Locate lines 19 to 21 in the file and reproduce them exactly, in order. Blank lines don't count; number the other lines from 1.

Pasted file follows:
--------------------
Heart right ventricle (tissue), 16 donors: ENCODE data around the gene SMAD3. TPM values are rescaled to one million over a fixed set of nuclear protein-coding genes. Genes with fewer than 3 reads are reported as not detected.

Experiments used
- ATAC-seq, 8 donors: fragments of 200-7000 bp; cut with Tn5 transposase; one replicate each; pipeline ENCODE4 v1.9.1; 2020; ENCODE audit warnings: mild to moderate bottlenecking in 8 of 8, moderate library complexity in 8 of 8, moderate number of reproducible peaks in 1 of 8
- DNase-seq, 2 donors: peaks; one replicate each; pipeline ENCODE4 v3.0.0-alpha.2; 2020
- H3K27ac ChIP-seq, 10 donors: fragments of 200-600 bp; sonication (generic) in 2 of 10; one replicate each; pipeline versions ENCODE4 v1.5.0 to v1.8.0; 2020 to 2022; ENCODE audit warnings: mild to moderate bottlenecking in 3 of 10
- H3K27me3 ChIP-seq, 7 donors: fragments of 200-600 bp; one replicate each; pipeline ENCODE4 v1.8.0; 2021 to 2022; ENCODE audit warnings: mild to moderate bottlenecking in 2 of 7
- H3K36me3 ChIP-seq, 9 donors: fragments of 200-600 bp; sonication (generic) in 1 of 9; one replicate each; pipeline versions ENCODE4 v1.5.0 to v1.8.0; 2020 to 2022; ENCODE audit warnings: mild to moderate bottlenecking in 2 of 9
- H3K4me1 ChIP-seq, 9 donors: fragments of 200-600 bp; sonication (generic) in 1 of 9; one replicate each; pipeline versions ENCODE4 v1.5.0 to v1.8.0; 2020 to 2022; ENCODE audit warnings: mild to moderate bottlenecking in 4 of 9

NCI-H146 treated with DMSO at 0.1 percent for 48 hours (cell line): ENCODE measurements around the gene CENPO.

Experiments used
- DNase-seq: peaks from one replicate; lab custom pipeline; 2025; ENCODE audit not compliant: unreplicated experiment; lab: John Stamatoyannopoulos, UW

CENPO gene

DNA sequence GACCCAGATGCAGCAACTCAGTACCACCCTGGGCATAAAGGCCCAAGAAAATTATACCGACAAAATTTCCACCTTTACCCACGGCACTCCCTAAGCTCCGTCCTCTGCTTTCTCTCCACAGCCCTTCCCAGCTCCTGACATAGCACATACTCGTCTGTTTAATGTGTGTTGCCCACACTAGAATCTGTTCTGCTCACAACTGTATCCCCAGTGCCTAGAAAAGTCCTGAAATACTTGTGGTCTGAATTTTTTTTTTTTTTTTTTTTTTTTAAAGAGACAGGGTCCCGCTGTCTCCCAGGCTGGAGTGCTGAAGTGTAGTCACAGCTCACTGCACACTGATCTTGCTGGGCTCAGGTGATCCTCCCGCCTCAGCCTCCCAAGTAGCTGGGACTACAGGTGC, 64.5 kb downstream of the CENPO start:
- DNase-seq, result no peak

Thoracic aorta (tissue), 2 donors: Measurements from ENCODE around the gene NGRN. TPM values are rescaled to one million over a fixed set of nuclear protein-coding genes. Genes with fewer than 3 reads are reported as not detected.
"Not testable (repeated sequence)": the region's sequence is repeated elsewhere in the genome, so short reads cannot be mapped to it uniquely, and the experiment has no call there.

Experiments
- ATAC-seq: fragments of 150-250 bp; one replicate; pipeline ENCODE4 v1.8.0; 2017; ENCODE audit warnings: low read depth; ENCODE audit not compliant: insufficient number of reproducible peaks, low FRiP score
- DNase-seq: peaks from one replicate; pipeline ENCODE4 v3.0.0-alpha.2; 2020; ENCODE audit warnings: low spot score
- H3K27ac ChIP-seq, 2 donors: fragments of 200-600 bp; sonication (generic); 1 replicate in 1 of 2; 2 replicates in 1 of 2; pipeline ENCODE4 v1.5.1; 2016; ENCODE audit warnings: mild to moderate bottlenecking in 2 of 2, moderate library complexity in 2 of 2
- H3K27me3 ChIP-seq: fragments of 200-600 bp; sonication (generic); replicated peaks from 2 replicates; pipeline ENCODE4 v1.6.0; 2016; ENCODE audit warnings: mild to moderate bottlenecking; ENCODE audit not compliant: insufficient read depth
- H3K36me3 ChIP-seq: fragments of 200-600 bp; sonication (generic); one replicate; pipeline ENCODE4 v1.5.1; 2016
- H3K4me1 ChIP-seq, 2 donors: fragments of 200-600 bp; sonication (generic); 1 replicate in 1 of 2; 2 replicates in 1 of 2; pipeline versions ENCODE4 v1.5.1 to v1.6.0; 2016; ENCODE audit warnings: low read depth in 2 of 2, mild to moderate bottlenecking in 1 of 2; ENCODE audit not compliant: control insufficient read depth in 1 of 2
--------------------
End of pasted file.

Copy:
- DNase-seq: peaks from one replicate; pipeline ENCODE4 v3.0.0-alpha.2; 2020; ENCODE audit warnings: low spot score
- H3K27ac ChIP-seq, 2 donors: fragments of 200-600 bp; sonication (generic); 1 replicate in 1 of 2; 2 replicates in 1 of 2; pipeline ENCODE4 v1.5.1; 2016; ENCODE audit warnings: mild to moderate bottlenecking in 2 of 2, moderate library complexity in 2 of 2
- H3K27me3 ChIP-seq: fragments of 200-600 bp; sonication (generic); replicated peaks from 2 replicates; pipeline ENCODE4 v1.6.0; 2016; ENCODE audit warnings: mild to moderate bottlenecking; ENCODE audit not compliant: insufficient read depth